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Loess soil deposits are widely distributed in arid and semi-arid regions and constitute about 10% of land area of the world. These soils typically have a loose honeycomb-type meta-stable structure that is susceptible to a large reduction in total volume or collapse upon wetting. Collapse characteristics contribute to various problems to infrastructures that are constructed on loess soils. For this reason, collapse triggering mechanism for loess soils has been of significant interest for researchers and practitioners all over the world. This paper aims at providing a state-of-the-art review on collapse mechanism with special reference to loess soil deposits. The collapse mechanism studies are summarized under three different categories, i.e. traditional approaches, microstructure approach, and soil mechanics-based approaches. The traditional and microstructure approaches for interpreting the collapse behavior are comprehensively summarized and critically reviewed based on the experimental results from the literature. The soil mechanics-based approaches proposed based on the experimental results of both compacted soils and natural loess soils are reviewed highlighting their strengths and limitations for estimating the collapse behavior. Simpler soil mechanics-based approaches with less parameters or parameters that are easy-to-determine from conventional tests are suggested for future research to better understand the collapse behavior of natural loess soils. Such studies would be more valuable for use in conventional geotechnical engineering practice applications.
Marginal fill materials that do not follow the guidelines are used in constructional activities due to ease in its availability and economic benefits. But several cases of geogrid reinforced soil wall failures indicate the loss of interfacial shear resistance due to wetting of backfill as a possible reason. In the present study, centrifuge tests were performed on geogrid reinforced soil wall models with wrap-around facing using a 4.5 m radius large beam centrifuge facility available at IIT Bombay at 40 gravities. A marginal soil with 21% fines was chosen as backfill in the study. Two geogrid types of different stiffnesses were modelled based on scaling considerations and used in the study. The models were prepared at wet of optimum to simulate wet backfill conditions. The surface settlements of the models during centrifuge tests were monitored with the help of Linear Variable Differential Transformers (LVDTs). Digital Image Analysis (DIA) was performed on photographs of the front elevation of the model captured during flight, to obtain face movements and reinforcement strain distribution along geogrid layers during centrifuge tests. Interpretations of centrifuge model test results reveal that the soil wall reinforced with low stiffness geogrid layers was observed to deform excessively and undergo pullout failure along soil–geogrid interface. However, the provision of geogrid layers with higher stiffness limited the excessive outward deformations of geogrid reinforced soil walls with marginal backfills. Further, the effect of moulding water content and stiffness of the geogrid on the mobilization of pullout resistance was evaluated through pullout tests in the laboratory. Based on the observations made from pullout tests and centrifuge tests, provision of stiffer geogrids in geogrid reinforced soil walls was found to be one of the viable options to mitigate the problems posed by marginal backfills.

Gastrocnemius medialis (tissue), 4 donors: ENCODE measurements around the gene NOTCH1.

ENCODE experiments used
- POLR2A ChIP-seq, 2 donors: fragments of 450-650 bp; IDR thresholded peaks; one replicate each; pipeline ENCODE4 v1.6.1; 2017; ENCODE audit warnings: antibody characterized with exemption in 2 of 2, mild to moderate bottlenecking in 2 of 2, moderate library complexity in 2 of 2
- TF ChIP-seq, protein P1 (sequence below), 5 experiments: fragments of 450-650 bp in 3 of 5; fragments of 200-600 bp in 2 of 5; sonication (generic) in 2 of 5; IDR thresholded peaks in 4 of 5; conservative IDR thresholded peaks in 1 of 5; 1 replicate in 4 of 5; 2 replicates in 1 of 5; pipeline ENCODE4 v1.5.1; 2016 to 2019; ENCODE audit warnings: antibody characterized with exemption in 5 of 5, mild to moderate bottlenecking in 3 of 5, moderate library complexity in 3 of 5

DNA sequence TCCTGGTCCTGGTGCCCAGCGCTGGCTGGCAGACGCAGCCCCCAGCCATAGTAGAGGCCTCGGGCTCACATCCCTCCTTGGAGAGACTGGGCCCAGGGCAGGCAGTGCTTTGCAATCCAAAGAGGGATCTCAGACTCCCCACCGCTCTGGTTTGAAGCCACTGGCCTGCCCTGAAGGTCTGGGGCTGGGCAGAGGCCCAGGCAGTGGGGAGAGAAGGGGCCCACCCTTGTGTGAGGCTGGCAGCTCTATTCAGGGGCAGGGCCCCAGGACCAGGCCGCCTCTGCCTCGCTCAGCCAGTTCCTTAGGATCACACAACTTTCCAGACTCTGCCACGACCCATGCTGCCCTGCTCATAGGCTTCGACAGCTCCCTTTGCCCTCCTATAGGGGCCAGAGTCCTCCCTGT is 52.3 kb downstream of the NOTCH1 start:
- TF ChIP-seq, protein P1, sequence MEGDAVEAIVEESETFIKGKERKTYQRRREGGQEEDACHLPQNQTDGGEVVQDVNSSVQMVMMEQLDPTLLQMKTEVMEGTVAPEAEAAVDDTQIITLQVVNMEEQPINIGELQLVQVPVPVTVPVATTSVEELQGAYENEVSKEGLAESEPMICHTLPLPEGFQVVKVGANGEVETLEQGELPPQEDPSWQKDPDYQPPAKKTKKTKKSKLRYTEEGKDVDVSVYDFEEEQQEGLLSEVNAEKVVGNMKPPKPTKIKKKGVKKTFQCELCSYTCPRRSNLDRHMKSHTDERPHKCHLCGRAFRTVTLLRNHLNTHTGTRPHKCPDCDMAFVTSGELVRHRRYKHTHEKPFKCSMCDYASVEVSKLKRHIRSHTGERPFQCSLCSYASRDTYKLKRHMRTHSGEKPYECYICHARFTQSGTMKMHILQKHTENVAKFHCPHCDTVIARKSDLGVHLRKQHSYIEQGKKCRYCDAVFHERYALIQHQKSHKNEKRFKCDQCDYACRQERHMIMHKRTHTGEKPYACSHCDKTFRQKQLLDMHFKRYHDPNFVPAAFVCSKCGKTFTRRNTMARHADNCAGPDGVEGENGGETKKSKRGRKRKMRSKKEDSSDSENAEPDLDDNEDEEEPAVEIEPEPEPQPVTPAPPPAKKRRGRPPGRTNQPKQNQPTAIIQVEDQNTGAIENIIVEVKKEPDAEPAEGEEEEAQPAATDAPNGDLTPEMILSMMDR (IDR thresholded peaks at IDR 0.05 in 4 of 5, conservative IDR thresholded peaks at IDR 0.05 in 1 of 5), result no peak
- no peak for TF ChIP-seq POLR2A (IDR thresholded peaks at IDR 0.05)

Following the introduction of mechanically stabilized earth walls with metallic reinforcement in 1966, polymeric reinforced structures (both geotextile and geogrid) followed shortly thereafter. A major item that accompanied this change in reinforcement type was the nature of the backfill soil. Corrosion of metallic reinforcement was no longer an issue with polymer-related geosynthetics and thus locally available fine-grained soils were generally used in place of quarried coarse-grained gravel soil. The cost savings are obvious as are the implications for concerns over inadequate performance. While failures have occurred in both types of reinforced walls, this paper focuses only on geosynthetic reinforced walls.
Mechanically stabilised earth walls and reinforced soil slopes, design and construction guidelines
  • Elias
  • B R Christopher
  • D C Fhwa
Elias, V and Christopher, B.R. (1997) "Mechanically stabilised earth walls and reinforced soil slopes, design and construction guidelines", FHWA,DC, USA.